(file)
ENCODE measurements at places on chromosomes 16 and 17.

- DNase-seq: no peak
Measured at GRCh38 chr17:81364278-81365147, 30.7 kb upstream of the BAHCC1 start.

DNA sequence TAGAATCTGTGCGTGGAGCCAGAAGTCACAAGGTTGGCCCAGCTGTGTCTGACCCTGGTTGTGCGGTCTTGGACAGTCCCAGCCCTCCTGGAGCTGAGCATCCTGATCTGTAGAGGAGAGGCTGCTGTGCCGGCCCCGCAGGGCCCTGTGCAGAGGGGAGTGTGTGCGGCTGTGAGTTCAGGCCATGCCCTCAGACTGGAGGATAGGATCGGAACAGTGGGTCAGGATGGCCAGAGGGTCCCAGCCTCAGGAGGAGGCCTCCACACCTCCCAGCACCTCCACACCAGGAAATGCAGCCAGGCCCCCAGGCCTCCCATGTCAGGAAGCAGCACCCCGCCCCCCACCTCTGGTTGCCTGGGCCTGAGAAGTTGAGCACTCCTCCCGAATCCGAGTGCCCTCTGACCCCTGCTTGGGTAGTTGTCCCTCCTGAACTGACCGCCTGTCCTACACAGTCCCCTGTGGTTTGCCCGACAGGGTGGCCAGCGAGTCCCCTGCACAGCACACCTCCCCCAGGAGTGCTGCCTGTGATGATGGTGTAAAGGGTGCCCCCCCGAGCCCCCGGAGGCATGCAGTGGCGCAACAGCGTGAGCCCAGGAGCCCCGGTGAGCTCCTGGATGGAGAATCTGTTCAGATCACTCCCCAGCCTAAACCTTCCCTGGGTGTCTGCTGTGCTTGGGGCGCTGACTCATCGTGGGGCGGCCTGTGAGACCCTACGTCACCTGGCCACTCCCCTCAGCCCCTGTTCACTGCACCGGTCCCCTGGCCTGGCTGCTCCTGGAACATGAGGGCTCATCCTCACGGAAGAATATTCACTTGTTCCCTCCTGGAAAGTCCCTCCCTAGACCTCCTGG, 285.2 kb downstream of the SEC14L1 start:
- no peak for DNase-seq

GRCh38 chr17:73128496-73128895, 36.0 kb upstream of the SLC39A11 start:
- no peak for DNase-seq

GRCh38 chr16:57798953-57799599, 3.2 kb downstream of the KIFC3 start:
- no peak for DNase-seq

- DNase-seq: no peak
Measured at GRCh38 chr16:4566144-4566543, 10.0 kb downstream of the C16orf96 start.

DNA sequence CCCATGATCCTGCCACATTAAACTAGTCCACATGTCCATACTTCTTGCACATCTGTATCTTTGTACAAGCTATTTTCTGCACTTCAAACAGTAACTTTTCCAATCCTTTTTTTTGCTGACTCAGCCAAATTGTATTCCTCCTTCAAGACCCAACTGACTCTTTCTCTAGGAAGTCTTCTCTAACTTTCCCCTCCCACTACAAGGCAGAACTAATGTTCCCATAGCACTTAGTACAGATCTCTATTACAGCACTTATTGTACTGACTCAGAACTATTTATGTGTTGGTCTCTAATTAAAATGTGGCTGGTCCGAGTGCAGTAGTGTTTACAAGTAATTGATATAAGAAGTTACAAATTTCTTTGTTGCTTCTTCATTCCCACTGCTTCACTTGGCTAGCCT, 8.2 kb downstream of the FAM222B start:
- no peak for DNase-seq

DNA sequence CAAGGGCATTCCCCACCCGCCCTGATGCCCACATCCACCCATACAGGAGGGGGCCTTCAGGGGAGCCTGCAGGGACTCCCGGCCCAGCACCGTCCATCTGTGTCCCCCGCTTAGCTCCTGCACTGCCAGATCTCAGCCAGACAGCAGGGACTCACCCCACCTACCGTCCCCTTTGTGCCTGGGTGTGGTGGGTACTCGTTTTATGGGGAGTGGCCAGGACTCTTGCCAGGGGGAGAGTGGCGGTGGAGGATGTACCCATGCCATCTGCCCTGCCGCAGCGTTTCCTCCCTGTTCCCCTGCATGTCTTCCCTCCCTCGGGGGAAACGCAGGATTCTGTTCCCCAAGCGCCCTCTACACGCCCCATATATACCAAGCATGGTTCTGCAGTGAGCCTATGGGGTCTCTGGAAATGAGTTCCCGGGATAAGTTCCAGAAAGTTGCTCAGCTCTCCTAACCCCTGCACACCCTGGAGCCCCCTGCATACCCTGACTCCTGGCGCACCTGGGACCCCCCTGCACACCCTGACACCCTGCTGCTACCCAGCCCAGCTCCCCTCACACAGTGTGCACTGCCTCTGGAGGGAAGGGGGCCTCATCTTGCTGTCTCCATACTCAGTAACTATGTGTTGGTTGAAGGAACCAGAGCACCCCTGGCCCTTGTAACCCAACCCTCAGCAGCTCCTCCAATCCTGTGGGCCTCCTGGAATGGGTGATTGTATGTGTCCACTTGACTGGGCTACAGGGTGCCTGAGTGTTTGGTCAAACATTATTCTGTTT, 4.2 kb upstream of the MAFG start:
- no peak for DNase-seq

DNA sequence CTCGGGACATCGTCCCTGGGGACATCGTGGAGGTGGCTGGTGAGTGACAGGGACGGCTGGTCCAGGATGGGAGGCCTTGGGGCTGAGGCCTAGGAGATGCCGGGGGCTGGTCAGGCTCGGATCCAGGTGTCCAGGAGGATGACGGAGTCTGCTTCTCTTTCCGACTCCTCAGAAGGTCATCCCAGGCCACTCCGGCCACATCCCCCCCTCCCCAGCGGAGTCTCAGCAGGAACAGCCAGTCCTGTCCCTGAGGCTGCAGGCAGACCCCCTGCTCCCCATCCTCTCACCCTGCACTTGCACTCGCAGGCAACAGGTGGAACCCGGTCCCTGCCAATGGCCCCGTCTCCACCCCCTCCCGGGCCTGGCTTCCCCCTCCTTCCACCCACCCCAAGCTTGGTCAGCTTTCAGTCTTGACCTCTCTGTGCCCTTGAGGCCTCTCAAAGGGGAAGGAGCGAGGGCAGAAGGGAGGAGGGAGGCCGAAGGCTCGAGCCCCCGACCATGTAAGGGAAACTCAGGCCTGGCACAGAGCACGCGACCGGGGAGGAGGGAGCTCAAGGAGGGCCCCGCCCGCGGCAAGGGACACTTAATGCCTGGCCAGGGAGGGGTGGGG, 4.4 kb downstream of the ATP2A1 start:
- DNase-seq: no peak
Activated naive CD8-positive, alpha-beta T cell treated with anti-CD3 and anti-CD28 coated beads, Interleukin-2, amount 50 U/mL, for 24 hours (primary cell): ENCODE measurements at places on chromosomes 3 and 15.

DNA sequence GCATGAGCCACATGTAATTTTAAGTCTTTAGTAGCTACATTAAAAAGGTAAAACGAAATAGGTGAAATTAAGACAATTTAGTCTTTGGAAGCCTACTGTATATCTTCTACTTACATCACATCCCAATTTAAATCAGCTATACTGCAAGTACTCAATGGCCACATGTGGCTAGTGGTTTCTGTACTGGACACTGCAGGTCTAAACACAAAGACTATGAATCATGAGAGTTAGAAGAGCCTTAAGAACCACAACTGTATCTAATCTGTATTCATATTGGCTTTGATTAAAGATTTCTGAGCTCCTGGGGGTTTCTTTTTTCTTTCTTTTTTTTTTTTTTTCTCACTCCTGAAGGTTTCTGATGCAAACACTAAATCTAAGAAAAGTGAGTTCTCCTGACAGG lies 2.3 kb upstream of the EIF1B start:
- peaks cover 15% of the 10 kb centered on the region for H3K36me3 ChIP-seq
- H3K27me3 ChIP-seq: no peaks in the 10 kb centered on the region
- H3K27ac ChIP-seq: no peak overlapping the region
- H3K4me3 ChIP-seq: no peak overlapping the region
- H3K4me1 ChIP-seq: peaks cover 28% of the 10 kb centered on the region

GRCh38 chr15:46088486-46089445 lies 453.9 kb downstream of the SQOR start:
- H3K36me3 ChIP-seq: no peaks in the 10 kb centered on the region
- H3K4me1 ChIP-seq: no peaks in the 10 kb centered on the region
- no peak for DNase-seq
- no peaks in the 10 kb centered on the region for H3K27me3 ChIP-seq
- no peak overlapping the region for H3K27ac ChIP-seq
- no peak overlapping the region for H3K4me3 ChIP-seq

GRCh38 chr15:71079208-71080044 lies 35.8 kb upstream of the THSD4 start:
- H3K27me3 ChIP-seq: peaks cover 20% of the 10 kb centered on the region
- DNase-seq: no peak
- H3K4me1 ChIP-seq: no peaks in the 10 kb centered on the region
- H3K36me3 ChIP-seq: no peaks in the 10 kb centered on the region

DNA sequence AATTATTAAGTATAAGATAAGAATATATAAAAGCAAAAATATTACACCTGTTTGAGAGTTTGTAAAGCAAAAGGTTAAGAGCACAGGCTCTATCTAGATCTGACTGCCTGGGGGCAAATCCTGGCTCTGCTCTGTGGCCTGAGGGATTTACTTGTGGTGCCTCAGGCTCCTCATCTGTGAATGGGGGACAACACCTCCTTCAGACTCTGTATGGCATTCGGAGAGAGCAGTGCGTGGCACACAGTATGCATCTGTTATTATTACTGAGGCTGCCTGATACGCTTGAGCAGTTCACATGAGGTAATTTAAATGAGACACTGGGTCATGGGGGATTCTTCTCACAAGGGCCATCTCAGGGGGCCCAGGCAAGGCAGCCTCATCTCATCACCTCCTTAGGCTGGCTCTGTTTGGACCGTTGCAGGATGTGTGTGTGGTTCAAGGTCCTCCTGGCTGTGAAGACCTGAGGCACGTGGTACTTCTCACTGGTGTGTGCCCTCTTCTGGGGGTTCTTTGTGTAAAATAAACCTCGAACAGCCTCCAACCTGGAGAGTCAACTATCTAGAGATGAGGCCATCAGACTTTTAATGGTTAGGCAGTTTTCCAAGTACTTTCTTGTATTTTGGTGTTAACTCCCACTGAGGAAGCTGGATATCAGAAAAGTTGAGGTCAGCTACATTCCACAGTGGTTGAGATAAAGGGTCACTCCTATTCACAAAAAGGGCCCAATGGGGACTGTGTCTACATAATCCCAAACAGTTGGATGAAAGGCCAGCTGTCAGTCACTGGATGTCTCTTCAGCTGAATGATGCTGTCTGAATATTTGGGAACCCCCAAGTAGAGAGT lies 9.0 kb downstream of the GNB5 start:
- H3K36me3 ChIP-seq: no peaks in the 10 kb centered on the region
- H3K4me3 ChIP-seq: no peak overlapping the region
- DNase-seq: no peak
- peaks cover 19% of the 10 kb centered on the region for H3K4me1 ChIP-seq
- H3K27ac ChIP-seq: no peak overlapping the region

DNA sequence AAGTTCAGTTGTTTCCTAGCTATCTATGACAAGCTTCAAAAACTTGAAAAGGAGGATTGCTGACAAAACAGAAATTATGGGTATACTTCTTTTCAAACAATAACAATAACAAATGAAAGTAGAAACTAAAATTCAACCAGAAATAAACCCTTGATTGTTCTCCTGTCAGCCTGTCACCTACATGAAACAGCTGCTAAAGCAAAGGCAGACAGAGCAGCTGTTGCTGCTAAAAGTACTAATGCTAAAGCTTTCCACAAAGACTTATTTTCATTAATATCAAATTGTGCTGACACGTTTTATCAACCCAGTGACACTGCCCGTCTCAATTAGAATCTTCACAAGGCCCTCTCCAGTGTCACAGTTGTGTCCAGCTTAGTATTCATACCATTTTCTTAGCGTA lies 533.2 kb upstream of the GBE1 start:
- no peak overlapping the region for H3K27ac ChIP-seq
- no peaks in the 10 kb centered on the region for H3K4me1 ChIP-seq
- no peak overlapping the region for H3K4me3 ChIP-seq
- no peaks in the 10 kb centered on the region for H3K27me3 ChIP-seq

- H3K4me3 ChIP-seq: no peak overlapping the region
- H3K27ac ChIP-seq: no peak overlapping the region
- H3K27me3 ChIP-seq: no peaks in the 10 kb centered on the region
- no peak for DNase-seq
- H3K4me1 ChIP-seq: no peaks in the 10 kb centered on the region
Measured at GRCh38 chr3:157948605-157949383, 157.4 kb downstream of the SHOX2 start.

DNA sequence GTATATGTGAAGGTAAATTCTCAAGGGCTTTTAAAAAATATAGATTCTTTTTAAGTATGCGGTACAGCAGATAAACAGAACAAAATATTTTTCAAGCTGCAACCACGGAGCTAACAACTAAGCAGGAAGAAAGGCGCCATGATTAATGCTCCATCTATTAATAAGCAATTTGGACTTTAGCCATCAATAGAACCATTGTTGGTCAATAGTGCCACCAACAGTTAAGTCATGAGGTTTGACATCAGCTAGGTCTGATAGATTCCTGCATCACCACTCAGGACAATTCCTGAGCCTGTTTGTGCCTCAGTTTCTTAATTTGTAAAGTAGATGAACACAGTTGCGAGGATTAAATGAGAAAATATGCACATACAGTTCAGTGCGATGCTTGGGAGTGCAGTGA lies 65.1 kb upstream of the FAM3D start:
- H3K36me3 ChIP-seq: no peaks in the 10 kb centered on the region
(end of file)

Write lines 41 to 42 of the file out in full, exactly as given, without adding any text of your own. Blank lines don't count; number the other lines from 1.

- peaks cover 19% of the 10 kb centered on the region for H3K4me1 ChIP-seq
- H3K27ac ChIP-seq: no peak overlapping the region